When the debut single from rapper Lil Wayne’s newest album hit the Internet in early March, the circumstances surrounding the song couldn’t have been more foreboding. The track, “Lollipop,” featured vocal work from Static Major, a writer-producer known for his work with Jay-Z and Aaliyah. Static died of a brain aneurysm two weeks before the song’s official release. Additionally, the hip-hop world had pegged the single a make-or-break for Wayne, who had been promising a follow-up to his last outing for three years.

“Lollipop,” it turned out, was a blatant bid at pop crossover, a bizarre sex ballad with minimalist, downtempo keyboard plinks and an unabashed oral-sex theme (“I let her lick the (w)rapper,” “She lick me like a lollipop”). Wayne was defiant: “Dudes are gonna hate this one,” he told Blender. “Ugly dudes, that is.”

What followed was a dizzying ascent to stardom for Wayne that no one could have predicted. The song spent five weeks at No. 1 on the Billboard Hot 100, Wayne’s first top single and the first rap single, period, to take the position in two years. His full-length album, the one some suspected would never come out, sold over a million copies in its first week. The debate over Wayne’s artistic merits reached new heights in music-crit circles, while the single seeped into popular culture. The video for the song was viewed 20 million times in three months on YouTube, and the song became fodder for discussion in workplace break rooms across the country, even among people who might not usually listen to hip-hop.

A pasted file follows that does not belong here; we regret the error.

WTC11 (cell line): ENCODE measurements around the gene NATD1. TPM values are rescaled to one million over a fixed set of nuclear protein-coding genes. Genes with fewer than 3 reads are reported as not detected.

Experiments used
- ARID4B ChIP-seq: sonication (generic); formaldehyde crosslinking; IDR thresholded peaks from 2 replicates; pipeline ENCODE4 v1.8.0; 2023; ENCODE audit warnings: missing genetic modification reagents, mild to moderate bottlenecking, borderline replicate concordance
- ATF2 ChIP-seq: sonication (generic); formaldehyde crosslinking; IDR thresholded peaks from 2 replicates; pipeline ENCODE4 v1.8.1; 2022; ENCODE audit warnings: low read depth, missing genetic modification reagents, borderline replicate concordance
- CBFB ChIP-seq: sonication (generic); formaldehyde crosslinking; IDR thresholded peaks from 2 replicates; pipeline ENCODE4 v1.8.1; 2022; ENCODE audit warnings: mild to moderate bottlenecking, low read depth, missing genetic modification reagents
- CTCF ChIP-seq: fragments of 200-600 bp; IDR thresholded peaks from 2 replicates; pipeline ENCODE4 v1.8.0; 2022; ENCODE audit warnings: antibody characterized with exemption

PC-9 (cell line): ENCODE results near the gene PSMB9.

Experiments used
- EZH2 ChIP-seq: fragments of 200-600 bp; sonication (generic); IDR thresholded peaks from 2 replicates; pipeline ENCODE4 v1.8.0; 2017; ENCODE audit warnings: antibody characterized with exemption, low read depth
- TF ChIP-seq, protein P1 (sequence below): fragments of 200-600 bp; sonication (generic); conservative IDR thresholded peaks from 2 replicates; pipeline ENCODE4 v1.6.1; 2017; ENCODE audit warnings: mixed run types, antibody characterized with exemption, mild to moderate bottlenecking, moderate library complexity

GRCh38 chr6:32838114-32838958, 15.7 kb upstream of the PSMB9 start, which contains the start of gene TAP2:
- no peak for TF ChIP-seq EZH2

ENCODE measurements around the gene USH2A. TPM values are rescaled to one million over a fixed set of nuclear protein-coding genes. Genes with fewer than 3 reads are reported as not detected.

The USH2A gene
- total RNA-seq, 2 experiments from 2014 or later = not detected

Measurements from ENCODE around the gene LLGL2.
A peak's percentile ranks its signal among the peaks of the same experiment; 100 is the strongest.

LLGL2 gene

“Lollipop” is sprinkled with the remnants of water-cooler rap songs of the past. Its candy-flavored euphemism was previously employed by 50 Cent for his 2005 single “Candy Shop,” which spent nine weeks at No. 1. “Lollipop”’s bridge has a digitally altered Static repeating the line “Drop it like it’s hot,” also the title of Snoop Dogg’s 2004 No. 1 hit. Incidentally, Wayne himself first brought the phrase “Drop it like it’s hot” to the public’s attention on the 1999 song of the same title; he was 17 years old at the time.

What’s less talked about is that the song was handed to Lil Wayne, practically finished and gift-wrapped, by Miami producer Jim Jonsin, a white biker with a smooth dome and a thick goatee. Jonsin was a DJ in the glory days of the Miami bass genre, finding regional success with the Miami label Cut It Up Def Records. While most of the Miami bass DJs packed up shop when the well went dry in the mid-’90s, Jonsin adapted to shifting trends in the industry and broke through with fellow South Floridian Trick Daddy, producing Trick’s Billboard Top 10 hit “Let’s Go” in 2004. When he stumbled upon the melody for “Lollipop,” he was sure it’d be a hit … for P. Diddy’s girl group, Danity Kane.

“I was in the studio working at Circle House `Studios, in Miami` working on tracks for the Danity Kane album,” says Jonsin. “I gave `“Lollipop”` to Diddy and them and they passed on it. They didn’t like it. So we took it over to my studio. Static Major was there working with Pleasure `Cooper, of R&B group Pretty Ricky` and Static thought it’d be great for Pleasure. So he started writing the top line for the song `the sung chorus “Shawty wanna thug/Bottles in the club”` and he was like, ‘You know, I hear Lil Wayne on the record. Let’s try to get it over to him.’”